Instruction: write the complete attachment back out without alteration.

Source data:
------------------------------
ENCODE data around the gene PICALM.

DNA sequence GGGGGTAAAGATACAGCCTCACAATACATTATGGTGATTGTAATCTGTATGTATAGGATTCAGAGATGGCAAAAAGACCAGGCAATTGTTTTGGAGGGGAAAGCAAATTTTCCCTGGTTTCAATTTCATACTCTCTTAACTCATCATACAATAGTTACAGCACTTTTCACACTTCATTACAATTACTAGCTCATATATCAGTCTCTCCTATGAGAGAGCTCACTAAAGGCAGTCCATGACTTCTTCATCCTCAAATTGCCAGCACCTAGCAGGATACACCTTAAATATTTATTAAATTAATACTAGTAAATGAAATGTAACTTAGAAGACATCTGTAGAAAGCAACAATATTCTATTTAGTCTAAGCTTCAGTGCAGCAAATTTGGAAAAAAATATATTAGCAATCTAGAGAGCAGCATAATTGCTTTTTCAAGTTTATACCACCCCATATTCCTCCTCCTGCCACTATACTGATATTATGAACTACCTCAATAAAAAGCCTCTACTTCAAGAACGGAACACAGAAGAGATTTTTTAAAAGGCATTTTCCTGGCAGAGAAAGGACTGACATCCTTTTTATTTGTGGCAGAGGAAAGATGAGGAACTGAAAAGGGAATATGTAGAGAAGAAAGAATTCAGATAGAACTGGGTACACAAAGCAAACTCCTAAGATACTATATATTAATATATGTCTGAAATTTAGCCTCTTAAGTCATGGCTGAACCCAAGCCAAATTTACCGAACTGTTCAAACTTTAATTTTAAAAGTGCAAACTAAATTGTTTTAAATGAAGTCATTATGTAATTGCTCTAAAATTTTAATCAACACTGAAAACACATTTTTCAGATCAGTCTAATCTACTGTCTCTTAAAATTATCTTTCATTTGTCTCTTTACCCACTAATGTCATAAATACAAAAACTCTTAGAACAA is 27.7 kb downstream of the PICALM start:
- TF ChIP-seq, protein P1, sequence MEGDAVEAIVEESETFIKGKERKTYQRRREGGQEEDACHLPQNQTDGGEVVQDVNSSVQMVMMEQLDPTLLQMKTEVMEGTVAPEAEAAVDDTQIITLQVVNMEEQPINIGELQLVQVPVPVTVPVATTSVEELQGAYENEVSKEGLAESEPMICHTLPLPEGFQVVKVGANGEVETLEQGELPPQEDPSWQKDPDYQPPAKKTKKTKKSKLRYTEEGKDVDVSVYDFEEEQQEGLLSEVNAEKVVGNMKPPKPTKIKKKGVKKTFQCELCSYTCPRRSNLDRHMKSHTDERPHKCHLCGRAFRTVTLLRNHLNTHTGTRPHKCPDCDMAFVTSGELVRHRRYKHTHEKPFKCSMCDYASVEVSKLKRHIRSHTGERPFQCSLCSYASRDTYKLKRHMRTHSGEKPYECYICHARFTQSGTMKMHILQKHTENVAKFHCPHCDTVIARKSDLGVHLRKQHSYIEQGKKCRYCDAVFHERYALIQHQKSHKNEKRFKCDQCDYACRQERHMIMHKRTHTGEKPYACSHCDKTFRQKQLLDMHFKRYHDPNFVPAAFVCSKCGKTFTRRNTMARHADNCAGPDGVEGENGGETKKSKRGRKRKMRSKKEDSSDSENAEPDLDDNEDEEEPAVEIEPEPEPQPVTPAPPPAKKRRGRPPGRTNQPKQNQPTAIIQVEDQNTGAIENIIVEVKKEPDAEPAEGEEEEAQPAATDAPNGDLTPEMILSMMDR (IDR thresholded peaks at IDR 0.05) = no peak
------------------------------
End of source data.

ENCODE data around the gene PICALM.

DNA sequence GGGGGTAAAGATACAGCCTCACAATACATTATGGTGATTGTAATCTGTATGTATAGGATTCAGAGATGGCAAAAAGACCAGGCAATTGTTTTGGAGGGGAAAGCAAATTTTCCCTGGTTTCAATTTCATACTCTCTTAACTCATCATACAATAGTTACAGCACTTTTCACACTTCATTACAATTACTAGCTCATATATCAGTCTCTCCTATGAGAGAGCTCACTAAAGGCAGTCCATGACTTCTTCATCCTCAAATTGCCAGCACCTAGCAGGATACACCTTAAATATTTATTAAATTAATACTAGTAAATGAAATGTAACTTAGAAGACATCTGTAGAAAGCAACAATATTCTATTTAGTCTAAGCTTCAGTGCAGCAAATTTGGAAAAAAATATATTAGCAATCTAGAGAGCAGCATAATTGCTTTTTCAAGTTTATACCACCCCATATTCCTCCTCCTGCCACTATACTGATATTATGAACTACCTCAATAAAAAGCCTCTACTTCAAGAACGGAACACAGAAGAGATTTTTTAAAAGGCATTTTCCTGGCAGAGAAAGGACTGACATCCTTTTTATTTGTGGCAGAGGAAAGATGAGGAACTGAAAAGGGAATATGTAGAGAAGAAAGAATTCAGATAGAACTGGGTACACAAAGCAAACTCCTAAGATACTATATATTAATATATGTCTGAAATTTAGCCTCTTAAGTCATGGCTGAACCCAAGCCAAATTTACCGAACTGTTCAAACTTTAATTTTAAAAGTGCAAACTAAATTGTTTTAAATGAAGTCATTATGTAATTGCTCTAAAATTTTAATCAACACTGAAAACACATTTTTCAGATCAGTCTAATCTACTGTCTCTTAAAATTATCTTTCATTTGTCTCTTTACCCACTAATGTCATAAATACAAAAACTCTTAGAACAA is 27.7 kb downstream of the PICALM start:
- TF ChIP-seq, protein P1, sequence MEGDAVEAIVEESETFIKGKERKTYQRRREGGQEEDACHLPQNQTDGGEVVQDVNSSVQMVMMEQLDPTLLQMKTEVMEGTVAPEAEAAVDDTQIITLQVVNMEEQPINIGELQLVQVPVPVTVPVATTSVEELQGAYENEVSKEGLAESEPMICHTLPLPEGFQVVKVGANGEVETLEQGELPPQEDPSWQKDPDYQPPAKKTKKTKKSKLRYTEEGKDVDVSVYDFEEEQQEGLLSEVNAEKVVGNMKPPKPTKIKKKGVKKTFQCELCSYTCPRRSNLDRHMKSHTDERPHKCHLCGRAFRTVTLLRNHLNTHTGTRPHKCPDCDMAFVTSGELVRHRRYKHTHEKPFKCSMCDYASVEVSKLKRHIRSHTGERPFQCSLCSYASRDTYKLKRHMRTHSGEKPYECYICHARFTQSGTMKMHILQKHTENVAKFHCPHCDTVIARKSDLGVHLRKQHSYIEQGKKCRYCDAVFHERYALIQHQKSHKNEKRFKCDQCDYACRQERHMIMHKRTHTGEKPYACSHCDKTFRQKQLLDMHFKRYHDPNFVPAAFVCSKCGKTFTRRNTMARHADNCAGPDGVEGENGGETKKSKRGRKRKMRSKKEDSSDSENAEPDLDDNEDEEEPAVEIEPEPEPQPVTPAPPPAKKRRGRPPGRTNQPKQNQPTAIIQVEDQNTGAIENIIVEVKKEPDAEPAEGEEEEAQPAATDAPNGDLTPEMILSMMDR (IDR thresholded peaks at IDR 0.05) = no peak